Kathryn Sienna passed away on April 3, 2020, in her 57th year. She was born July 27, 1963 in St. Louis, Missouri; the daughter of Aloysius V. and Virginia Lee “Ginny” (Heher) Grieshaber, the fifth of five children born of this union; the sister of Mark, Mary, David, and Matthew; the mother of Ely Kale Powell. She was preceded in death by her mother and her brother David.

She grew up in South St. Louis County, Missouri in a large Catholic family. Her father (originally from Ste. Genevieve, Missouri) was a dentist and her mother (originally from the City of St. Louis, Missouri) a homemaker. She was known in her family as “Katy.”

She was a 1981 graduate of Lindbergh High School in South St. Louis County. She attended College of the Atlantic — an innovative and unorthodox liberal arts college dedicated to the study and practice of human ecology — located on an island, in the middle of a national park, along the ocean, near Bar Harbor, Maine. She later went west to California, first to massage school in the late-1980s, then to yoga teacher training in the late-1990s. Upon completing her training in 1998 at The Yoga College of India in Los Angeles, she became a nationally certified yoga teacher. 

What she learned in California formed the foundation for her life’s work: studying and practicing yoga, meditation, and bodywork. Such work, however, had roots pre-dating her time in California. It was, in her words, “ignited by my life-long inquiry with this exquisitely ordinary and yet bizarro-ly divine human embodiment we find ourselves in and fueled by my deep devotion to The Mystery of it all.” Over the years, she studied and practiced with many yoga and bodywork teachers, representing a rich variety of styles, traditions, and modalities. Not surprisingly, she described her teaching style as “both a personal and eclectic exploration of bodymind, breath, and spirit.” In her years at alleyCat Yoga in Columbia, Missouri, she was a popular and much-loved teacher of “eclectic Hatha,” “deep stretch,” and “vigorous yoga” classes and Thai yoga workshops. At alleyCat and in the broader Columbia community, she went by “Sienna.”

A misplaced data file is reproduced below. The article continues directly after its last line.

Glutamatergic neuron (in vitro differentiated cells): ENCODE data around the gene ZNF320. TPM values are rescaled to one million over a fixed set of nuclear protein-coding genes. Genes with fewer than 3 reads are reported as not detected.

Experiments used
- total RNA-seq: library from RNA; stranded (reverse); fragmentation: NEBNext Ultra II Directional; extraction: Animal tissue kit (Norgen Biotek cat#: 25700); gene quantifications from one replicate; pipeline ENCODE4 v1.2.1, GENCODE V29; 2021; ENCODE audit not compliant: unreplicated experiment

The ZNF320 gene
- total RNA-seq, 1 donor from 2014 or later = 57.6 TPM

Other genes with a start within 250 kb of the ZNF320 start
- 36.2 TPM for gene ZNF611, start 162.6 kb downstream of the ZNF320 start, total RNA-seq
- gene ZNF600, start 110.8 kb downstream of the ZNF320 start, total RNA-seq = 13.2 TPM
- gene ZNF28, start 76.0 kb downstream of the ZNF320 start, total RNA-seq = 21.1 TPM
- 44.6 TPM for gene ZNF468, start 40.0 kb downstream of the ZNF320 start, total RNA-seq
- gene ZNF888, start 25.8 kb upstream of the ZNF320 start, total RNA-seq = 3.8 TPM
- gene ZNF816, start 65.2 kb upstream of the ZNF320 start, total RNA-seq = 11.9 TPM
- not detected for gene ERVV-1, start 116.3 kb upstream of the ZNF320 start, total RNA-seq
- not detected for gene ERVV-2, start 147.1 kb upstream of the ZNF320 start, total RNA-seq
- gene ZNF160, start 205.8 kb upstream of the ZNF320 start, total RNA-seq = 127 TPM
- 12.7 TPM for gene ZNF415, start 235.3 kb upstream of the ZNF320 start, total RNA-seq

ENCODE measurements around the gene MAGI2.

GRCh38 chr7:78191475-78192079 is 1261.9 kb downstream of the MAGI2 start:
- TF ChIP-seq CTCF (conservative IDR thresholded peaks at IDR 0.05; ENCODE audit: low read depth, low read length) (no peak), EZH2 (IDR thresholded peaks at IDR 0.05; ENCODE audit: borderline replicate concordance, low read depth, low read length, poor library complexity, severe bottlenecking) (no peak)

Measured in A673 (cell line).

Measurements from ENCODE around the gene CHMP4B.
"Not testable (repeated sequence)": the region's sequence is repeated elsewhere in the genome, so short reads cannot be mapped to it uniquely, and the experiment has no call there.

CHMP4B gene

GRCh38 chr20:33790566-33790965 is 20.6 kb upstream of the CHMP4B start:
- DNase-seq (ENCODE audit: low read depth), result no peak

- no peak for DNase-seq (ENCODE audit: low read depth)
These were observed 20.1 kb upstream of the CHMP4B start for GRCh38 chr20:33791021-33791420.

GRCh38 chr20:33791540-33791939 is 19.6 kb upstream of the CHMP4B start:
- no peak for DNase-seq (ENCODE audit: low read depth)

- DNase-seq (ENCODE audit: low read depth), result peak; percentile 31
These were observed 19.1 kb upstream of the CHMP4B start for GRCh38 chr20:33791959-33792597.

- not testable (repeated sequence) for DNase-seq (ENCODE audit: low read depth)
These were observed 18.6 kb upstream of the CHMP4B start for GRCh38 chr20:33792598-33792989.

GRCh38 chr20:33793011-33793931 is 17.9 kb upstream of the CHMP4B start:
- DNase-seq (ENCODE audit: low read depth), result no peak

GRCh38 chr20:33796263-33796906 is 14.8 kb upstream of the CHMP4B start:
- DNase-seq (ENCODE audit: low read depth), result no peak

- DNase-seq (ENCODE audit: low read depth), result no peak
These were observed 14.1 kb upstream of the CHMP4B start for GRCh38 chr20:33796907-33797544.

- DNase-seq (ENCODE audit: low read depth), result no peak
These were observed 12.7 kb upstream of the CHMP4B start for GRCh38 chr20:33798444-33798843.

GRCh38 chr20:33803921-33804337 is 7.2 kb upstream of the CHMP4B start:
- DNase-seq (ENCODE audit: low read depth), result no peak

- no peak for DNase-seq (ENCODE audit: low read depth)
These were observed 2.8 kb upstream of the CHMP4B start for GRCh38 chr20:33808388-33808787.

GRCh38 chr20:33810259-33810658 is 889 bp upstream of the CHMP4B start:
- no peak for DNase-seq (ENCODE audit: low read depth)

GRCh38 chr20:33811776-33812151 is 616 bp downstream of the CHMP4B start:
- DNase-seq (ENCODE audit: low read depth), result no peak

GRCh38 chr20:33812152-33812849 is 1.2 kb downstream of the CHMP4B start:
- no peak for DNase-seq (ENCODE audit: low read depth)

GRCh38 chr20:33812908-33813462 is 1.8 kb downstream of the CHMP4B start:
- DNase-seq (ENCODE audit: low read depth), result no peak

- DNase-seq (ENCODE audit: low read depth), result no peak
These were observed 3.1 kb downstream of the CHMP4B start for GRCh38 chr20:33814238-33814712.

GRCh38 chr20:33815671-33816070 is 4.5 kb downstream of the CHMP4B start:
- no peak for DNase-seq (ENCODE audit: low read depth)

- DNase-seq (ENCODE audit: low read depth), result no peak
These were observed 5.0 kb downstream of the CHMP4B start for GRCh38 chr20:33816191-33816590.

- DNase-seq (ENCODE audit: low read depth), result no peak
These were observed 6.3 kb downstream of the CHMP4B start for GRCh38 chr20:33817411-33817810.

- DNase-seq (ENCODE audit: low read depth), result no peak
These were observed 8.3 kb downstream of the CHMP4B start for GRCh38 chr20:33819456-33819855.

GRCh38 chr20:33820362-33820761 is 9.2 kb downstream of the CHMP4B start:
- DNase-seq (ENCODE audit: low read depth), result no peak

While she spent most of her life in the United States, she had a global mindset and a wanderlust that took her around the world from Bali in Indonesia to Isla Mujeres in Mexico, from the Amazon in Brazil to the Ganges in India, from the jungles of Thailand to the rain forests of Peru—and a number of places in between. Not one for mass-market tourism, her travels were instead highly personalized, off-the-beaten-path explorations that often involved living and working abroad for significant periods of time. Her travels also included volunteering at organizations such as the Missionaries of Charity, a Mother Teresa organization, in Kolkata, India (where she devoted over one year of her life) and the Peepal Farm, a woman-powered social enterprise devoted to reducing animal suffering, located in a small village near Dharmashala, India (where she served for a number of months). She viewed travel not only as one of life’s greatest adventures, but also an important means of self-discovery. In addition to traveling, she enjoyed being outdoors in nature (e.g., scubadiving, canoeing, walking in the woods), reading (e.g., anatomy/physiology, human consciousness, spirituality), spending time with and caring for animals, and getting on her yoga mat. 

She was fond of the quote: “You say I am mysterious. Let me explain myself: In a land of oranges, I am faithful to apples” (E. Gidlow). She danced to the beat of a not-so-mainstream drummer, to the beat of the sacred within. And what a beautiful dance it was. She will be missed.

Thank you to students who contributed to this memorial of Sienna.